When formulating an appropriate bleaching composition there is inherently a trade-off between stability and reactivity. It is desirable for a bleaching composition to remain stable between the time when it is manufactured and when it is used to bleach a person's teeth. However, once placed on a person's teeth it is desirable for the composition to quickly break down and release active oxygen radicals capable of bleaching teeth. One way to obtain long-term stability is to keep the concentration of active bleaching agent relatively low. This, however, has the negative drawback of providing only minimal to modest bleaching activity.

Dental bleaching compositions that include higher concentrations of dental bleaching agent must generally be kept refrigerated to ensure long-term stability and/or kept at relatively low pH (e.g., 2 or less) where refrigeration cannot be guaranteed. In the case where it is desired to mass-produce a highly concentrated dental bleaching composition and then distribute it to many different locations, it is generally impossible to prevent at least a portion of such composition from becoming overheated at some point during shipping and handling. Unless such compositions are maintained at a low pH, their potency can be compromised if they are exposed to excessive heat during shipping. Accordingly, it has heretofore been difficult to manufacture and then distribute bleaching compositions at higher pH (e.g., neutral pH) that include high concentrations of bleaching agent while avoiding at least partial breakdown of the bleaching agent.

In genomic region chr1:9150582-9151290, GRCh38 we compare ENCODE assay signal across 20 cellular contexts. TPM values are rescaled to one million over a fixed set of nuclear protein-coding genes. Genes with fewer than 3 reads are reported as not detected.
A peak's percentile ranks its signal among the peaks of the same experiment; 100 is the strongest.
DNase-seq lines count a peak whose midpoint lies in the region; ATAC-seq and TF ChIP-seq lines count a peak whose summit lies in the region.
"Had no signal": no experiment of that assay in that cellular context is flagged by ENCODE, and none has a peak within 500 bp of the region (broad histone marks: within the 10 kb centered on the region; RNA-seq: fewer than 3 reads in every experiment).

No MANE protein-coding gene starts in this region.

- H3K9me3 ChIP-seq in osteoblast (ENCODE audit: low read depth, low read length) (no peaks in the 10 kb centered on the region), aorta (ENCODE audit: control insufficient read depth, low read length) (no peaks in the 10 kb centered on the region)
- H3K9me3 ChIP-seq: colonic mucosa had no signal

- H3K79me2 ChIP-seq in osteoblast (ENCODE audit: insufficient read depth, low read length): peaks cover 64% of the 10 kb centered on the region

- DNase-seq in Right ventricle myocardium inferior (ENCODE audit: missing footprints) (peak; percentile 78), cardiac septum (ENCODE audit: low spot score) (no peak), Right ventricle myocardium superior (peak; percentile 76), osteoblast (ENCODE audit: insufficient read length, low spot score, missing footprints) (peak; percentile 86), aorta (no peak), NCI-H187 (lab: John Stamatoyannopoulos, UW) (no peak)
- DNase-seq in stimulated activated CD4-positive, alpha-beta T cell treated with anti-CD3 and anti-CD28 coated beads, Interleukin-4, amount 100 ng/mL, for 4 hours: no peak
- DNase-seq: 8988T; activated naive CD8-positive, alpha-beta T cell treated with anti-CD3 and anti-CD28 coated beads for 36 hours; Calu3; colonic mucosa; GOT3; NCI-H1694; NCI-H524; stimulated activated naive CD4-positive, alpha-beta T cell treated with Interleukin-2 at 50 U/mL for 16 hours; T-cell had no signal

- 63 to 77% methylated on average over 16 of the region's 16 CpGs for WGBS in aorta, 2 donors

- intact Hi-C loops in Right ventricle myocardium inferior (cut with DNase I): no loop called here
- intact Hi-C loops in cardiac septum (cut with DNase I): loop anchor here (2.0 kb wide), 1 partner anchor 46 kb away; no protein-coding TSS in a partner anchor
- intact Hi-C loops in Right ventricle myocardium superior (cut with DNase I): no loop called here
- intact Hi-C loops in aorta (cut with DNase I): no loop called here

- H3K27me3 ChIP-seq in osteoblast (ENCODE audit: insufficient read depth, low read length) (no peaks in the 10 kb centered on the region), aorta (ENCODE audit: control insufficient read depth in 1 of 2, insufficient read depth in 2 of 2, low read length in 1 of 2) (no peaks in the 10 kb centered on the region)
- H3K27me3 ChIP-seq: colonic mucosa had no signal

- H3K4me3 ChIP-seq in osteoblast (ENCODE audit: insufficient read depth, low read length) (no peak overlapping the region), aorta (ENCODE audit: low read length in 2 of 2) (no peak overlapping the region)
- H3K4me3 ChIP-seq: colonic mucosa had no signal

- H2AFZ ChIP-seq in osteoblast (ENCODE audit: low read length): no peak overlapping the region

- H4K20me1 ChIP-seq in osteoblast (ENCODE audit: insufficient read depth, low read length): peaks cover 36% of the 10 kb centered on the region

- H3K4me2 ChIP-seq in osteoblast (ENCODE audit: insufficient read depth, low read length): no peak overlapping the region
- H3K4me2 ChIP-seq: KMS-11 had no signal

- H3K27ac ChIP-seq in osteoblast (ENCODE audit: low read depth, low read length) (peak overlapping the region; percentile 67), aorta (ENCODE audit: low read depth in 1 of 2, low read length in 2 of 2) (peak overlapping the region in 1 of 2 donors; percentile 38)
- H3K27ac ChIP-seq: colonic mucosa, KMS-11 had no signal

Since highly acidic compositions can etch or otherwise damage teeth if maintained in contact with the teeth for more than a few minutes, it is typically desirable to neutralize an acidic bleaching composition prior to application to a patient's teeth. In the case where the composition to be applied to the patient's teeth is intended to have a generally aqueous, non-viscous consistency, neutralization of an acidic aqueous hydrogen peroxide solution by means of a base is straightforward. One simple neutralization method is to add aqueous sodium hydroxide to the aqueous hydrogen peroxide until the pH is raised to the desired level. Depending on the concentration of the hydrogen peroxide and the resulting pH, raising the pH can also have the desired benefit of at least partially destabilizing the hydrogen peroxide so as to accelerate the release of oxygen radicals responsible for bleaching teeth.

Besides sodium hydroxide, there are a variety of bases or buffers that have been used to neutralize the acidity of stable hydrogen peroxide compositions. U.S. Pat. Nos. 5,713,738 and 5,645,428 to Yarborough, for example, discloses the use of sodium carbonate, sodium bicarbonate, calcium carbonate, ammonium hydroxide, potassium hydroxide, or calcium hydroxide to raise the pH of aqueous bleaching compositions so as to accelerate bleaching activity. For purposes of disclosing bases for use in neutralizing acidic hydrogen peroxide compositions, the foregoing patents are incorporated herein by reference.